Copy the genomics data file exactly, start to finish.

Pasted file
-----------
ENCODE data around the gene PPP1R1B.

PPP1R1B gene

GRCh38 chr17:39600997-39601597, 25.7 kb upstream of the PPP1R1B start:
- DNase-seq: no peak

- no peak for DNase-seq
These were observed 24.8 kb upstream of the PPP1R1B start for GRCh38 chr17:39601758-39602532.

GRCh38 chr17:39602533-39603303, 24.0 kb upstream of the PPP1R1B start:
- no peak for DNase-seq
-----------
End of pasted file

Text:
ENCODE data around the gene PPP1R1B.

PPP1R1B gene

GRCh38 chr17:39600997-39601597, 25.7 kb upstream of the PPP1R1B start:
- DNase-seq: no peak

- no peak for DNase-seq
These were observed 24.8 kb upstream of the PPP1R1B start for GRCh38 chr17:39601758-39602532.

GRCh38 chr17:39602533-39603303, 24.0 kb upstream of the PPP1R1B start:
- no peak for DNase-seq